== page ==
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PHILADELPHIA, PA (July 27) Yesterday, the Education Law Center-PA (“ELC”) filed a Complaint with the United States Department of Education’s Office for Civil Rights (“OCR”) alleging a systemic failure by the School District of Philadelphia (“District”) to promptly and appropriately address pervasive and severe bullying of students with disabilities.
“Sadly, students with disabilities are far more likely to experience bullying in school than their non-disabled peers,” said Alex Dutton, Independence Fellow at the Education Law Center. “Under federal law, these students are entitled to an educational program that enables them to make meaningful progress in school. Bullying of a student with a disability on any basis may interfere with this critical right, and school districts must promptly and appropriately address it.”
“The District’s failure to address bullying denies students with disabilities access to equal educational opportunities and is therefore discriminatory,” said ELC Senior Attorney Maura McInerney.
The Complaint alleges that in some cases, the District failed to respond to parents’ complaints about bullying for months and even years.
In one case, a third-grade child with disabilities was kicked and punched by classmates, causing a concussion, and repeatedly called derogatory names like “retard” and “dumb.”
Another nine-year-old child was repeatedly called “idiot” and “stupid” by her classmates, who told her they hoped she never came back to class.
The Complaint details how children who once loved school cried, shook, and begged not to go to school following months of pervasive bullying. Some of these parents asked the District to transfer their children to new schools, away from the bullying, but the District refused.
“What we see is that parents, having tried for months to get the District to do something, make the rational choice to keep their children home on days when they are demonstrating extreme aversion to school,” Dutton said. “Rather than intervene in accordance with federal anti-discrimination laws, the District’s response was to refer these families to Truancy Court, where the problem is framed as a failure of the family. This is not only discriminatory, it erodes any semblance of trust between District staff and the families they serve.”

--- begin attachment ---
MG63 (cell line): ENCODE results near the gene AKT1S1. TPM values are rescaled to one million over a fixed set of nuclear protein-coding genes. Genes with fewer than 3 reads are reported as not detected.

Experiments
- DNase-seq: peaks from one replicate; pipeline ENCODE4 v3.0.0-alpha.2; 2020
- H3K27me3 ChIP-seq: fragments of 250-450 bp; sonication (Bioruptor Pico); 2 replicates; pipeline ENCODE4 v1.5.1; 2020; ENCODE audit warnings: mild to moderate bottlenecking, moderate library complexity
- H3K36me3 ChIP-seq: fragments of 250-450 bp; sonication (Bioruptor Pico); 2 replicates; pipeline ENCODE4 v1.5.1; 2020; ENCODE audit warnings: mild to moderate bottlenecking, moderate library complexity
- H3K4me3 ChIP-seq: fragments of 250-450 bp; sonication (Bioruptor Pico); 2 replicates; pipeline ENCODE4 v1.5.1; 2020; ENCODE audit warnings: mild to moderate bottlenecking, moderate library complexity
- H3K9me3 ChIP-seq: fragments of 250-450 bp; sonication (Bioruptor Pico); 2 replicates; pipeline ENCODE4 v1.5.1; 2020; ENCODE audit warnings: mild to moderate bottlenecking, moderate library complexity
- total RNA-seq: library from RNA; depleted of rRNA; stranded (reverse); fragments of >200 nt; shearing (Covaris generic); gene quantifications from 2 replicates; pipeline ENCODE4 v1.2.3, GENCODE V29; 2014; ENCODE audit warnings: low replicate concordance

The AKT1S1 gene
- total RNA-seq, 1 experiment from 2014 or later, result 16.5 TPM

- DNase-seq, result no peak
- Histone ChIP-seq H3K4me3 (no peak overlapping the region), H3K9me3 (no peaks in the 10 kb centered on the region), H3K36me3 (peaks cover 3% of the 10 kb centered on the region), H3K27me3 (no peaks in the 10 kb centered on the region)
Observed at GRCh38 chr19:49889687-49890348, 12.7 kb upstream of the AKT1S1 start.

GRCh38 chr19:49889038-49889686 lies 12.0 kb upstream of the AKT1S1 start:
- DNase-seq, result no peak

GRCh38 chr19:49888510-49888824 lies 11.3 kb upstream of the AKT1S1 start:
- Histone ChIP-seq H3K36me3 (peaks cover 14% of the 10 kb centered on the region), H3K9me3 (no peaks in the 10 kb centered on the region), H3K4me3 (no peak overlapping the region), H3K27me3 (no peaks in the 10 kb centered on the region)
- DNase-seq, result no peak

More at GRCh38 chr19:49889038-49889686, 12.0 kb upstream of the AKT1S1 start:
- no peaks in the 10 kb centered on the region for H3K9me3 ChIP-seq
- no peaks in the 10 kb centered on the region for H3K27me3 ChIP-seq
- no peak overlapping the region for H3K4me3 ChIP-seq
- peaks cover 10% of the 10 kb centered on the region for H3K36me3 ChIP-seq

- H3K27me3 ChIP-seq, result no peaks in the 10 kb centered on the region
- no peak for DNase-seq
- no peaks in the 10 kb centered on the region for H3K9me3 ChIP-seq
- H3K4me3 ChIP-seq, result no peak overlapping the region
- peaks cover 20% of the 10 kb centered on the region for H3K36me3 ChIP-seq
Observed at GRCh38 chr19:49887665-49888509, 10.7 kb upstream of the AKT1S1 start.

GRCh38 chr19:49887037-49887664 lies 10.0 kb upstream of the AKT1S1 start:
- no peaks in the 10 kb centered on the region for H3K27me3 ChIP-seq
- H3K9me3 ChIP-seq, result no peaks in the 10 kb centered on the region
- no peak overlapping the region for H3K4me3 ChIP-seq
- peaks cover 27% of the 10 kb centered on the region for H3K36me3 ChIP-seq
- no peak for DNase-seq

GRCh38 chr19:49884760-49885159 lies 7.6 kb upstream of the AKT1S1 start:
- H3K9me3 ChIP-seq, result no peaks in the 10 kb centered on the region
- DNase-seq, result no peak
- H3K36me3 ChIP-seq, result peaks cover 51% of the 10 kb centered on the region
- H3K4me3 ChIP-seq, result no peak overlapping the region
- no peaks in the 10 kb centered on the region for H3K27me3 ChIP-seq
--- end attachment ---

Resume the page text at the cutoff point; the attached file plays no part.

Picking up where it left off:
Attorneys for the parents hope that the Complaint will result in the implementation of new District policies and training to ensure school staff promptly and properly intervene to resolve bullying of students with disabilities in an appropriate, non-discriminatory manner. ELC is also seeking individual relief for the named students.
The students in this Complaint are represented by ELC attorneys Alex Dutton and Maura McInerney. More information about the case and a link to download a copy of the Complaint are here.
The Education Law Center-PA (“ELC”) is a non-profit, legal advocacy organization dedicated to ensuring that all children in Pennsylvania have access to a quality public education. Through legal representation, impact litigation, trainings, and policy advocacy, ELC advances the rights of vulnerable children, including children living in poverty, children of color, children in the foster care and juvenile justice systems, children with disabilities, English language learners, LGBTQ/NGC students, and children experiencing homelessness. For more information visit https://elc-pa.org/ or follow on Twitter @edlawcenterpa.